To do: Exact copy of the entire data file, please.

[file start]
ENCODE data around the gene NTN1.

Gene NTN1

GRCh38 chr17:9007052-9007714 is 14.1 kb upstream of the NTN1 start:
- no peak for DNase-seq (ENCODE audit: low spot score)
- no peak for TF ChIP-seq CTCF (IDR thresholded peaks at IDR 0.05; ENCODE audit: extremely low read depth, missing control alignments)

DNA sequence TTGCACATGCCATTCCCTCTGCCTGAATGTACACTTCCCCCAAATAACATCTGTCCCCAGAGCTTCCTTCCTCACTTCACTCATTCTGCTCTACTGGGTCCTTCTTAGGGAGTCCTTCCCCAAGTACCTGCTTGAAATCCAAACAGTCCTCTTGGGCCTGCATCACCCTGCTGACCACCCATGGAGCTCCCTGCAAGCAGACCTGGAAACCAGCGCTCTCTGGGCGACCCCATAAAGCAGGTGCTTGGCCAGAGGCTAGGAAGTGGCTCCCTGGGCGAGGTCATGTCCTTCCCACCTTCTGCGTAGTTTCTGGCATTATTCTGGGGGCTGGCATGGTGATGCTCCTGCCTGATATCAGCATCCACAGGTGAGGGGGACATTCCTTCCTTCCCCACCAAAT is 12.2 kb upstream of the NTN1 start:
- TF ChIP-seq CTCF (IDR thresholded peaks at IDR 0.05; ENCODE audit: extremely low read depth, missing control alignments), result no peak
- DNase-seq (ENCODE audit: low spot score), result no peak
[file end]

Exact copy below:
ENCODE data around the gene NTN1.

Gene NTN1

GRCh38 chr17:9007052-9007714 is 14.1 kb upstream of the NTN1 start:
- no peak for DNase-seq (ENCODE audit: low spot score)
- no peak for TF ChIP-seq CTCF (IDR thresholded peaks at IDR 0.05; ENCODE audit: extremely low read depth, missing control alignments)

DNA sequence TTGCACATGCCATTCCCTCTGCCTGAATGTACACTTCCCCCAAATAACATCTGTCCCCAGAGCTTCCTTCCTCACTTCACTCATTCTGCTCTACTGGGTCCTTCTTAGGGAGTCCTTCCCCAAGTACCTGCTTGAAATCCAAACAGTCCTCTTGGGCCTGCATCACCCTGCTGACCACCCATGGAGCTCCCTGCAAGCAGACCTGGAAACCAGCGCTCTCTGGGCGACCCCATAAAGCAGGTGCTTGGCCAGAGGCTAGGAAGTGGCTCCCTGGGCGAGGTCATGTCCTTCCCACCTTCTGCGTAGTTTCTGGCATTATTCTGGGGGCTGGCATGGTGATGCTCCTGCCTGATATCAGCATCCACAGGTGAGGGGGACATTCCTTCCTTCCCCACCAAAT is 12.2 kb upstream of the NTN1 start:
- TF ChIP-seq CTCF (IDR thresholded peaks at IDR 0.05; ENCODE audit: extremely low read depth, missing control alignments), result no peak
- DNase-seq (ENCODE audit: low spot score), result no peak